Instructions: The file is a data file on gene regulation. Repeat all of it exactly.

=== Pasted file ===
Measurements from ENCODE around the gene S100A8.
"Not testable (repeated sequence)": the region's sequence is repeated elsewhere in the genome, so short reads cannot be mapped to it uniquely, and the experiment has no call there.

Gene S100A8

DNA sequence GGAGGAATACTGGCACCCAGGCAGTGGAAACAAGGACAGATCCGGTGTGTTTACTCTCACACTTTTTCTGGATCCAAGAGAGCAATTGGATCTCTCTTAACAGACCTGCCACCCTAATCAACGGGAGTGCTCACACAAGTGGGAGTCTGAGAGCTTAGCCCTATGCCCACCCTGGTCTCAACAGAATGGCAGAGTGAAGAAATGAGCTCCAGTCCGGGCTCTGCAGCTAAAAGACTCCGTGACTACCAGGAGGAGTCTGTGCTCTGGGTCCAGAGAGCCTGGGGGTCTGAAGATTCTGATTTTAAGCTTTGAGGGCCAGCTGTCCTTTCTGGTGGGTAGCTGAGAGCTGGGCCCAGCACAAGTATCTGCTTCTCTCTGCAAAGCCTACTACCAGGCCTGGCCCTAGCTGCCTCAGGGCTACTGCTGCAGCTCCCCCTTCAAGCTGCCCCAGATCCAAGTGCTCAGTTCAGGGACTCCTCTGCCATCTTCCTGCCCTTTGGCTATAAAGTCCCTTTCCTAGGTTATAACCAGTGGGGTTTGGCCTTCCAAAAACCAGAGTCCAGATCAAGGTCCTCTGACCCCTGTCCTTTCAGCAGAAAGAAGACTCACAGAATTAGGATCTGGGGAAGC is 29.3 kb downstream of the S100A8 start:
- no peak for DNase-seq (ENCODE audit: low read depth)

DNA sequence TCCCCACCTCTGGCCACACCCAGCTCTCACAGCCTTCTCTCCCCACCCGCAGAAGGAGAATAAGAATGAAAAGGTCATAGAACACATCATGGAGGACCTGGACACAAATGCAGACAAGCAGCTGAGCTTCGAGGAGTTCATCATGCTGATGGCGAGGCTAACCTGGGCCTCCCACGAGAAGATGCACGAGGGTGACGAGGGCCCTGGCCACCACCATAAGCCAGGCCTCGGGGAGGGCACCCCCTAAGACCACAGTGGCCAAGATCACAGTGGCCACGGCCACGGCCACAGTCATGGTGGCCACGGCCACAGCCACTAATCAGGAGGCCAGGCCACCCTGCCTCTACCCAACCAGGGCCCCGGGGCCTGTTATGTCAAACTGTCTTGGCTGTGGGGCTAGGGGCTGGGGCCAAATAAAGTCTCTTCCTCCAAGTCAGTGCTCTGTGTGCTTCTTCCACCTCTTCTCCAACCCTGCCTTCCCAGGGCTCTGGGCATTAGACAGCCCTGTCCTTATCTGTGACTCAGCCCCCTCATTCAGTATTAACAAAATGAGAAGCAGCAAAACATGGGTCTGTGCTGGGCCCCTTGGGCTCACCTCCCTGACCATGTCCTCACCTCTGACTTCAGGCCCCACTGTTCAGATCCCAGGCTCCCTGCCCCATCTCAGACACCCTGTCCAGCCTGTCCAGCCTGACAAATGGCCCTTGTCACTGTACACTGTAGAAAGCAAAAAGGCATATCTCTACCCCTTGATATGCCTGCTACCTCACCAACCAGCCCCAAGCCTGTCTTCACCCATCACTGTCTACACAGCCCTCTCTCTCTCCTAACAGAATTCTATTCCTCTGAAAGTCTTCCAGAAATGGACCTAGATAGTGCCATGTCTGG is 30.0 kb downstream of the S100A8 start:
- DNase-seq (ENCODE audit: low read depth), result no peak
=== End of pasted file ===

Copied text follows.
Measurements from ENCODE around the gene S100A8.
"Not testable (repeated sequence)": the region's sequence is repeated elsewhere in the genome, so short reads cannot be mapped to it uniquely, and the experiment has no call there.

Gene S100A8

DNA sequence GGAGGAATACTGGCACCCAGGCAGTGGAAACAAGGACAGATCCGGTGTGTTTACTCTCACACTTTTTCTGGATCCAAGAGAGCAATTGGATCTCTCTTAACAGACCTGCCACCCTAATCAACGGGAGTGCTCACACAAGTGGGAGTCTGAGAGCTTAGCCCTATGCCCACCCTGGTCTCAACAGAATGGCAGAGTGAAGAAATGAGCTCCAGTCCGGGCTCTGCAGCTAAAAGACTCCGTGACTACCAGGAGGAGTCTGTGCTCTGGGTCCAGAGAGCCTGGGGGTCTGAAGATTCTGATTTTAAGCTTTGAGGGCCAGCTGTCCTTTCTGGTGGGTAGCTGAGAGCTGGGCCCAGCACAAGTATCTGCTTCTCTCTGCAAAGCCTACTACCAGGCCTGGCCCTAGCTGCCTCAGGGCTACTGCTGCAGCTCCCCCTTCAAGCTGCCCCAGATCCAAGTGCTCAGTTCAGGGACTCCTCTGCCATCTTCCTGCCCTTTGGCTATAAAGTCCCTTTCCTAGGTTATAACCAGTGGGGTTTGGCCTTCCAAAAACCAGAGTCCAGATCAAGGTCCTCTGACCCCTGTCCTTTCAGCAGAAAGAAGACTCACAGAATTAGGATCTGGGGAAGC is 29.3 kb downstream of the S100A8 start:
- no peak for DNase-seq (ENCODE audit: low read depth)

DNA sequence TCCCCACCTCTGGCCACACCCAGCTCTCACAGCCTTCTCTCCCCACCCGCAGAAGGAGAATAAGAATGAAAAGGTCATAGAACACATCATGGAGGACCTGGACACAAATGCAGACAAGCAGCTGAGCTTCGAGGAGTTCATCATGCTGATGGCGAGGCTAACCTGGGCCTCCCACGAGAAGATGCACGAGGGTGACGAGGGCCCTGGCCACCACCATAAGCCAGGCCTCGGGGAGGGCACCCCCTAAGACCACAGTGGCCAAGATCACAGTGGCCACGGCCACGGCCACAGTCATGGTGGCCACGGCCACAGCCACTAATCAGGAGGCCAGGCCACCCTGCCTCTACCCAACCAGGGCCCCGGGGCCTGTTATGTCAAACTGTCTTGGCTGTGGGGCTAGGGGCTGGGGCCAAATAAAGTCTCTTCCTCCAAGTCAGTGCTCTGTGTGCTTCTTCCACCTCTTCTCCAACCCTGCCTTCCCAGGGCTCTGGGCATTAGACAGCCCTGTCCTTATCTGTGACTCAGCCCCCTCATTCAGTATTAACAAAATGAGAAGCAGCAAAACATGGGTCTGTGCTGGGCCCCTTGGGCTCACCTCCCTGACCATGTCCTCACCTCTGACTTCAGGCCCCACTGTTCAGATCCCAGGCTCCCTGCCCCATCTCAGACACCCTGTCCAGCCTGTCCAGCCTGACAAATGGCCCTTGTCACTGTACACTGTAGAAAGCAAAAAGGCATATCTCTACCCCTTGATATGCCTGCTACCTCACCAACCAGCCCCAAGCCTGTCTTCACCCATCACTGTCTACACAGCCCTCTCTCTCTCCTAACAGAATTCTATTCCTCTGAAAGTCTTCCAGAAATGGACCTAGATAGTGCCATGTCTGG is 30.0 kb downstream of the S100A8 start:
- DNase-seq (ENCODE audit: low read depth), result no peak